How to choose the right tree for your garden

Choosing a tree for your garden often turns out to be a difficult and important decision because a tree, you know, is not only a fundamental element from an aesthetic point of view, but almost always becomes something very long-lasting over time that could last longer than life. same as the house and the people who live there.
Its location, the color of its flowers, the size it can reach growing up are just some of the first factors to consider when we go to a nursery to choose one or more trees to be placed in the garden. But it is also necessary to keep in mind the climatic area in which we live and the not negligible “design element” of the garden, that is to think of our tree in the context of an area in which other shapes and colors will also be present such as hedges, flower beds and maybe some fountain, pond or garden furniture areas such as tables and chairs for example.

How to use the trees

If we want to avoid planting trees at random, finding ourselves after a few years with large and imposing branches that enter us from the bedroom window or, even worse, with large and imposing trees that can be a reason for discussion with the neighbors, we must first all decide how to use our trees.

  • Isolated trees: this “method” is used above all in the simplest contexts to highlight a single tree of which we can decide shape, color and as much as possible;
  • Trees as structures: in this case we can use trees to better define or enclose a particular environment;
  • Aligned trees: We can use solemnly aligned or more informally grouped trees for different purposes such as delimiting a property boundary or delineating an avenue. We can also use two neighboring trees to “frame” a landscape or to create an archway to access an area of the garden for example.

The unmistakable Tuscan landscape where the use of aligned cypresses serves to delimit the boundaries of avenues and gardens
 Photo by Klaus Stebani from Pixabay

Ornamental features of trees

  • Leaves: the leaves are undoubtedly the most important decorative element of the tree. The color, the shape, the dimensions and also the texture present on the leaf surface, which determines the quantity of reflected light, are elements to be taken into great consideration. Shiny leaves, for example, are the brightest ones.
  • Flowers: the flowers are a little lasting presence compared to the life and the long season of the tree but still appreciated and decorative. We can also choose trees with fragrant flowers that can add an additional attraction to our garden such as Acacia dealbata or those with more summery scents such as Magnolia obovata or Plumeria Rubra. If you want to have a lot of flowers, the advice is to choose a sheltered location for your tree.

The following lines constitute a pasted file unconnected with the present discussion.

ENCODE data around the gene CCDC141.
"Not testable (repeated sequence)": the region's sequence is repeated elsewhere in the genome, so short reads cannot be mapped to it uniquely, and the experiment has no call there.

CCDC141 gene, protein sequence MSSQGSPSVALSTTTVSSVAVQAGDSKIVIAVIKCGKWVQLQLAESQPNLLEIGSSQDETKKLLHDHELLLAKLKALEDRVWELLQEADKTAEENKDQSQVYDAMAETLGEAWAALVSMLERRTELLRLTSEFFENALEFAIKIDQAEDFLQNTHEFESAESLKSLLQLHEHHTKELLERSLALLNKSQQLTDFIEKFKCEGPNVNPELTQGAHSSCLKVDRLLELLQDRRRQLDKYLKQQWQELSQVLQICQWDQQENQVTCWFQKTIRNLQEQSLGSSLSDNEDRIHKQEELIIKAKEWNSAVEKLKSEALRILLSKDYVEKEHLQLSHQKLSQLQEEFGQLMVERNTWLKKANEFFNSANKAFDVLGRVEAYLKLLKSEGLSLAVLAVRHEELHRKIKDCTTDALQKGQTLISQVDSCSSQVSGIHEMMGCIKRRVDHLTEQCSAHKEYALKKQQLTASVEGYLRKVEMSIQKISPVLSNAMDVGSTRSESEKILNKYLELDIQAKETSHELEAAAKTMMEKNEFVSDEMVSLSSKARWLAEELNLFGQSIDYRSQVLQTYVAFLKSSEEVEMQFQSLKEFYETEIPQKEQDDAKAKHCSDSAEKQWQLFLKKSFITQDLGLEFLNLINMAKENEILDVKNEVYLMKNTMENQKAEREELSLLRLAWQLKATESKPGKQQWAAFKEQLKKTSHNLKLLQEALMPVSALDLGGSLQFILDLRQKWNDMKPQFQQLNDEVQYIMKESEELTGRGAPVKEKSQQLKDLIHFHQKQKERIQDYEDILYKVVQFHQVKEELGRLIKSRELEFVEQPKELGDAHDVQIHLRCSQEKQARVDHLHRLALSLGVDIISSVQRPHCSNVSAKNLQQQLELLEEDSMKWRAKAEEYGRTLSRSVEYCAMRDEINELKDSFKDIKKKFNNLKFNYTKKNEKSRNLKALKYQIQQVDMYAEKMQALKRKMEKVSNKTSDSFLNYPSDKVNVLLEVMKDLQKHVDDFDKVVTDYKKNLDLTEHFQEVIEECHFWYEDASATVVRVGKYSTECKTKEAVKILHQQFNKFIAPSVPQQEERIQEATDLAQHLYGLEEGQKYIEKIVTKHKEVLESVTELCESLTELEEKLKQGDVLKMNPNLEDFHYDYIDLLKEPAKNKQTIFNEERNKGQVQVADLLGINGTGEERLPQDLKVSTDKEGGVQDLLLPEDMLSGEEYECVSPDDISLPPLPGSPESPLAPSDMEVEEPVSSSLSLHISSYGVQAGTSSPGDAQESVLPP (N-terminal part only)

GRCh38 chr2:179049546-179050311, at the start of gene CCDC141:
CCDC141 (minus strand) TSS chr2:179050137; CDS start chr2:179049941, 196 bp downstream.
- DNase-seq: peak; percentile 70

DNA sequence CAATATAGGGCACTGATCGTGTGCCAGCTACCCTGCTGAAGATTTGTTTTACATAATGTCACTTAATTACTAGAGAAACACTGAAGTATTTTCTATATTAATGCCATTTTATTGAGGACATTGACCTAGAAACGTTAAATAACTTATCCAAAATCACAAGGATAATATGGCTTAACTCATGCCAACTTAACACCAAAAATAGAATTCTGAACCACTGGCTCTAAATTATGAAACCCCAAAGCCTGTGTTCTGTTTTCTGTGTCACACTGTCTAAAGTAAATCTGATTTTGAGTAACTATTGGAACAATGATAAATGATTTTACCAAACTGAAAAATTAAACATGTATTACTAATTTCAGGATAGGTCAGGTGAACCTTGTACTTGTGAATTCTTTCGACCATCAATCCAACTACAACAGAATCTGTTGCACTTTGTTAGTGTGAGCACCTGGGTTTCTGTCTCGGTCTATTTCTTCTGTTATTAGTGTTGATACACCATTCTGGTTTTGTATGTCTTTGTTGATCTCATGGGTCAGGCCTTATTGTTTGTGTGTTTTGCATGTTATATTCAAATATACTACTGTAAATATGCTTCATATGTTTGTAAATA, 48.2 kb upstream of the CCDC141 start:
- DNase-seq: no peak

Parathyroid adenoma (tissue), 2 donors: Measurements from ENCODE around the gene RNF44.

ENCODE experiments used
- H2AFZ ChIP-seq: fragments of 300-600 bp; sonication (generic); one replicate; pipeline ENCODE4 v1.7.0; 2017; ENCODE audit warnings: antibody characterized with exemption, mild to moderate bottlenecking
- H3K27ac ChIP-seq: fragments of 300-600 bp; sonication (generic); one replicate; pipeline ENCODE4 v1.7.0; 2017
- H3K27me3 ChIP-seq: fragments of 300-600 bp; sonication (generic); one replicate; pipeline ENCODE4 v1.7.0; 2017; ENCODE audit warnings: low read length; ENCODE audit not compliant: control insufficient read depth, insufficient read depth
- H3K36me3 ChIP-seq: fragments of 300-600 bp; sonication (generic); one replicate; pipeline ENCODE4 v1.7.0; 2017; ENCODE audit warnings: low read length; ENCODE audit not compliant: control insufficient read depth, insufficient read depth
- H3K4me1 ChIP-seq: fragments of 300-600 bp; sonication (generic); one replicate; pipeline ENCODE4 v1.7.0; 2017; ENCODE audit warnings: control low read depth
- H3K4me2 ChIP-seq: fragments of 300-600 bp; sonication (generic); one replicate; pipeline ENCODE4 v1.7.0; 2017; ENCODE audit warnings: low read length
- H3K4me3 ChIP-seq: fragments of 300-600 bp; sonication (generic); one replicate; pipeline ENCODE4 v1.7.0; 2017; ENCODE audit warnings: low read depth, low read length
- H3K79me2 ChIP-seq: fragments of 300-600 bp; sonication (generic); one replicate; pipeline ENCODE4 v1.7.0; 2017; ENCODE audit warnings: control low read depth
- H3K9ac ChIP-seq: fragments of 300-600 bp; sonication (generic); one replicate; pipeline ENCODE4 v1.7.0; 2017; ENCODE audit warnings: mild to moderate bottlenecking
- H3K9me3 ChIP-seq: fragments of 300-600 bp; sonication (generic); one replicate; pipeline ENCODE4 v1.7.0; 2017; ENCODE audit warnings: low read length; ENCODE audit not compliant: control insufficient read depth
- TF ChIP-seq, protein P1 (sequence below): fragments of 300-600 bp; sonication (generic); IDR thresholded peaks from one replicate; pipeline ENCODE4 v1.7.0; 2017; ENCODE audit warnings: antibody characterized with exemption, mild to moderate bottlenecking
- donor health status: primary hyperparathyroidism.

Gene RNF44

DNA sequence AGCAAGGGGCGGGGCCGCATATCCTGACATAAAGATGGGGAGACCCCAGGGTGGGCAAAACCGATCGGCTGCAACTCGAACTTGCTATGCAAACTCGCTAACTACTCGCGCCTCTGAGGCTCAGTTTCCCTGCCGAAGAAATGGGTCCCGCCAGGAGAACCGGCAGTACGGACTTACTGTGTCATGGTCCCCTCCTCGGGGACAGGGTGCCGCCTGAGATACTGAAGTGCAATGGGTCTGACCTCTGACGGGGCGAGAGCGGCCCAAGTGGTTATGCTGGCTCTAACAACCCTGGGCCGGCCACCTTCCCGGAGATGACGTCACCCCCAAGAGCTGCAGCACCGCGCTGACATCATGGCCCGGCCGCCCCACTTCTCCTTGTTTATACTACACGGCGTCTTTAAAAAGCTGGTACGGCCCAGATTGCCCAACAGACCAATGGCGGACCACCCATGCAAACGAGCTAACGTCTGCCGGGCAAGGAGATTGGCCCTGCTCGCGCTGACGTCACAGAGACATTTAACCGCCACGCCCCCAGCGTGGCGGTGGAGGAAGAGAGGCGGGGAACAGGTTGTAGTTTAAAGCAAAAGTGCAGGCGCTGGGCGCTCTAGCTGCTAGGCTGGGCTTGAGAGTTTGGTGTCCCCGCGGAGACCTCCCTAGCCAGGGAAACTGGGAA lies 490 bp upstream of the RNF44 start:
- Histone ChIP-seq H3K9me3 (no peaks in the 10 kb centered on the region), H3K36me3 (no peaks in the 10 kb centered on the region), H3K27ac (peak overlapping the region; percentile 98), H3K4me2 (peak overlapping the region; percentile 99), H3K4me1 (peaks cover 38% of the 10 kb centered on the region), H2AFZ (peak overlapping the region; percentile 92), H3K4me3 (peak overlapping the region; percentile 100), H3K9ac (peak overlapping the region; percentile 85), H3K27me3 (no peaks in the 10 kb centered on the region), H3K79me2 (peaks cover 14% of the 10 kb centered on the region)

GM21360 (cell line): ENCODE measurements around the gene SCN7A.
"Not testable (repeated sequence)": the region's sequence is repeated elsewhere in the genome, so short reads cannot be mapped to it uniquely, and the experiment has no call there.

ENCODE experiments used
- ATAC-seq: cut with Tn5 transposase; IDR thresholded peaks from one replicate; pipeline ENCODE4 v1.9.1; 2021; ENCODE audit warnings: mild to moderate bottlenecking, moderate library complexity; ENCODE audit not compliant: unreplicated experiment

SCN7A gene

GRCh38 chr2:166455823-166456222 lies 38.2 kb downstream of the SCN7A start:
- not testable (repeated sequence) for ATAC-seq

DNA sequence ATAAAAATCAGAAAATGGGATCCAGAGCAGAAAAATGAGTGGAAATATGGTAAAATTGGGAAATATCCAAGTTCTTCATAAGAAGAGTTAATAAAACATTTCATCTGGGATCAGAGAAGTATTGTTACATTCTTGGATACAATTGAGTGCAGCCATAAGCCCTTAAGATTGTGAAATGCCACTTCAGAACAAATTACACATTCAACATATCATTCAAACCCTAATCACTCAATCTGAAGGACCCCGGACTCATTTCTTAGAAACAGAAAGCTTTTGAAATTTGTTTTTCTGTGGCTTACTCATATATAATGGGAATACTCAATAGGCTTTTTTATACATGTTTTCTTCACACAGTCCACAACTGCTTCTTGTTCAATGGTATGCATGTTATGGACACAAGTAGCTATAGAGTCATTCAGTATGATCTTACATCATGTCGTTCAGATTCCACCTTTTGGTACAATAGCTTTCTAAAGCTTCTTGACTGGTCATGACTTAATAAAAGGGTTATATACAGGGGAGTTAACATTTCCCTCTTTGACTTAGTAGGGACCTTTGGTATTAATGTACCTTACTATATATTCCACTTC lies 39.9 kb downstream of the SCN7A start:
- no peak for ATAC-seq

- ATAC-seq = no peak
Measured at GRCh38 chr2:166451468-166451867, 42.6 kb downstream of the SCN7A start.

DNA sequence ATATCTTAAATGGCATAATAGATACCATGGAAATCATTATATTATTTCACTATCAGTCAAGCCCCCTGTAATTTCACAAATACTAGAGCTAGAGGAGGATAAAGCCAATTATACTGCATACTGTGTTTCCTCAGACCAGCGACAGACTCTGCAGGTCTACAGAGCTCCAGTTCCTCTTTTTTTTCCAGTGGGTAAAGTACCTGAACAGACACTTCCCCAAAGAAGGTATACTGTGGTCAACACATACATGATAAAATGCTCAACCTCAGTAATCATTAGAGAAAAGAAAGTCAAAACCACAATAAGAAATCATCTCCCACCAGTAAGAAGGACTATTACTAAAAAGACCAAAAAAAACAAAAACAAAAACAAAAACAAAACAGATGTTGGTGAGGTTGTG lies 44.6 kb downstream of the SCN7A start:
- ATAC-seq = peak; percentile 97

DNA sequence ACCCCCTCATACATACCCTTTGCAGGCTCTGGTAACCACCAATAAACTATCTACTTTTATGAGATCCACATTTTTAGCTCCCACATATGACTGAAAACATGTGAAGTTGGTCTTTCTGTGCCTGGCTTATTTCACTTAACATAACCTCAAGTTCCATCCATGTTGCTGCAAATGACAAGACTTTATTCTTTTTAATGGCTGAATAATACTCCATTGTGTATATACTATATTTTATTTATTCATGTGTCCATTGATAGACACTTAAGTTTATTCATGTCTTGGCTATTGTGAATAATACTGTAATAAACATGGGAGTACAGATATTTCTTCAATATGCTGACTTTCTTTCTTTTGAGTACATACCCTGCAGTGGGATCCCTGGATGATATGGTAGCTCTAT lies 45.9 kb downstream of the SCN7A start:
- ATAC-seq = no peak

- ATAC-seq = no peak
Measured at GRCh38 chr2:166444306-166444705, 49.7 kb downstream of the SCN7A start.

• Fruits and berries: there is no doubt that some colorful berries or fruits can compete with flowers in a beautiful garden. Take lemons or figs, for example, which are decidedly decorative when loaded with fruit. But remember that many fruit plants need mild climates to thrive and that many birds are attracted to ornamental berries that show off intense colors at certain times of the year. the Sorbus acuparaia or Rowan of the fowlers, for example, is attacked by birds when its berries are not yet ripe.
    A different fate happens to the hawthorn (crataegeus): its fruits always arrive late and remain until late spring. In any case, it is always good to discuss with your trusted nurseryman to choose the right plant for climate and geographical area.

Trees for the garden in brief

Trees for small gardens

Maple (various species)

Birch (various species)

Judas tree (Cercis siliquastrum)

Winter beauty
and with decorative flowers

Mimosa ( acacia dealbata)

Photo by Hands off my tags! Michael Gaida from  pixabay
Photo by Hands off my tags! Michael Gaida from pixabay


Photo by Jaesung An from Pixabay

Plum trees, especially the Japanese varieties, bloom in early March with beautiful colors

Trees for pots

  • Araucaria ( big photo)
  • Cordyline Australis
  • Dracaena draco, the Dragon tree
  • Grevillea robusta
  • Salix caprea
  • Taxus baccata

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